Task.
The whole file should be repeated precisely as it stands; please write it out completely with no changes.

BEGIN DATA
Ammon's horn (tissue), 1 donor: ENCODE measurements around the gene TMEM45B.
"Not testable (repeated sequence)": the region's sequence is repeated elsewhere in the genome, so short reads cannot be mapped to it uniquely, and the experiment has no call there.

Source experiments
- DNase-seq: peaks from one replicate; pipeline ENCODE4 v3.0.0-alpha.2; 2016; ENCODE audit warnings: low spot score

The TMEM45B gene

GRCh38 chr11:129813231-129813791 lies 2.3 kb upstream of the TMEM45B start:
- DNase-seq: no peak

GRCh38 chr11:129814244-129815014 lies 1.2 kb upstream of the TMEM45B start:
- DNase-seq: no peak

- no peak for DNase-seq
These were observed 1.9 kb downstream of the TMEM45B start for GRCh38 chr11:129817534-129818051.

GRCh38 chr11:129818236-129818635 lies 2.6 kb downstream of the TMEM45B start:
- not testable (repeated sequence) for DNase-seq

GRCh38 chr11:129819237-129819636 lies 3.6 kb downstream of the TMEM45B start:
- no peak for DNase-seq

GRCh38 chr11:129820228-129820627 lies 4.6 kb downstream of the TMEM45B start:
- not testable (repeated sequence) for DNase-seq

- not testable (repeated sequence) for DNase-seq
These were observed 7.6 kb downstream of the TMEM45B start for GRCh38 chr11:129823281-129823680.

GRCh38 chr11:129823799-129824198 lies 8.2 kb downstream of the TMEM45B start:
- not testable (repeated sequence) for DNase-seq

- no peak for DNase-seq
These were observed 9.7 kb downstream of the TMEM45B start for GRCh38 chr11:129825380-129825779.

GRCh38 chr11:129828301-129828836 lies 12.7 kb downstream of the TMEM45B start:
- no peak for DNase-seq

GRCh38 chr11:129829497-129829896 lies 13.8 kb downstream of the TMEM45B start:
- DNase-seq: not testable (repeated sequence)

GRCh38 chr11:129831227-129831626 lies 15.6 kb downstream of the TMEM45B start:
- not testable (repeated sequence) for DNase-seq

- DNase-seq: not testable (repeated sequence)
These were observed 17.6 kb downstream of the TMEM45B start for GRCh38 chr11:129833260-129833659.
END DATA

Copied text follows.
Ammon's horn (tissue), 1 donor: ENCODE measurements around the gene TMEM45B.
"Not testable (repeated sequence)": the region's sequence is repeated elsewhere in the genome, so short reads cannot be mapped to it uniquely, and the experiment has no call there.

Source experiments
- DNase-seq: peaks from one replicate; pipeline ENCODE4 v3.0.0-alpha.2; 2016; ENCODE audit warnings: low spot score

The TMEM45B gene

GRCh38 chr11:129813231-129813791 lies 2.3 kb upstream of the TMEM45B start:
- DNase-seq: no peak

GRCh38 chr11:129814244-129815014 lies 1.2 kb upstream of the TMEM45B start:
- DNase-seq: no peak

- no peak for DNase-seq
These were observed 1.9 kb downstream of the TMEM45B start for GRCh38 chr11:129817534-129818051.

GRCh38 chr11:129818236-129818635 lies 2.6 kb downstream of the TMEM45B start:
- not testable (repeated sequence) for DNase-seq

GRCh38 chr11:129819237-129819636 lies 3.6 kb downstream of the TMEM45B start:
- no peak for DNase-seq

GRCh38 chr11:129820228-129820627 lies 4.6 kb downstream of the TMEM45B start:
- not testable (repeated sequence) for DNase-seq

- not testable (repeated sequence) for DNase-seq
These were observed 7.6 kb downstream of the TMEM45B start for GRCh38 chr11:129823281-129823680.

GRCh38 chr11:129823799-129824198 lies 8.2 kb downstream of the TMEM45B start:
- not testable (repeated sequence) for DNase-seq

- no peak for DNase-seq
These were observed 9.7 kb downstream of the TMEM45B start for GRCh38 chr11:129825380-129825779.

GRCh38 chr11:129828301-129828836 lies 12.7 kb downstream of the TMEM45B start:
- no peak for DNase-seq

GRCh38 chr11:129829497-129829896 lies 13.8 kb downstream of the TMEM45B start:
- DNase-seq: not testable (repeated sequence)

GRCh38 chr11:129831227-129831626 lies 15.6 kb downstream of the TMEM45B start:
- not testable (repeated sequence) for DNase-seq

- DNase-seq: not testable (repeated sequence)
These were observed 17.6 kb downstream of the TMEM45B start for GRCh38 chr11:129833260-129833659.